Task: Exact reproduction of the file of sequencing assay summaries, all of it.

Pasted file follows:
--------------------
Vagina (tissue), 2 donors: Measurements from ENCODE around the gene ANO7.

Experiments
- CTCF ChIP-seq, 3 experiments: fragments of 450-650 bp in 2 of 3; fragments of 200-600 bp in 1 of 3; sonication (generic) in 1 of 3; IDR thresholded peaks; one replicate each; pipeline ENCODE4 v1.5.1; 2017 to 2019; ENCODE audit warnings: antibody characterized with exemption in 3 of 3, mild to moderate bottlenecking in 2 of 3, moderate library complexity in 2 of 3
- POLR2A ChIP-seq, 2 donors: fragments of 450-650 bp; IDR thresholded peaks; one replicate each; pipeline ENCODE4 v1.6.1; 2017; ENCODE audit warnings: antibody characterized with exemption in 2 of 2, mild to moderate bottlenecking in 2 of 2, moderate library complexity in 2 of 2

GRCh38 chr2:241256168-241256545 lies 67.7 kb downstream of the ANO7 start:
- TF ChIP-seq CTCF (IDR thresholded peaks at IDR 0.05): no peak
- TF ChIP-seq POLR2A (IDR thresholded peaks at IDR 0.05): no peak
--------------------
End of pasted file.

Vagina (tissue), 2 donors: Measurements from ENCODE around the gene ANO7.

Experiments
- CTCF ChIP-seq, 3 experiments: fragments of 450-650 bp in 2 of 3; fragments of 200-600 bp in 1 of 3; sonication (generic) in 1 of 3; IDR thresholded peaks; one replicate each; pipeline ENCODE4 v1.5.1; 2017 to 2019; ENCODE audit warnings: antibody characterized with exemption in 3 of 3, mild to moderate bottlenecking in 2 of 3, moderate library complexity in 2 of 3
- POLR2A ChIP-seq, 2 donors: fragments of 450-650 bp; IDR thresholded peaks; one replicate each; pipeline ENCODE4 v1.6.1; 2017; ENCODE audit warnings: antibody characterized with exemption in 2 of 2, mild to moderate bottlenecking in 2 of 2, moderate library complexity in 2 of 2

GRCh38 chr2:241256168-241256545 lies 67.7 kb downstream of the ANO7 start:
- TF ChIP-seq CTCF (IDR thresholded peaks at IDR 0.05): no peak
- TF ChIP-seq POLR2A (IDR thresholded peaks at IDR 0.05): no peak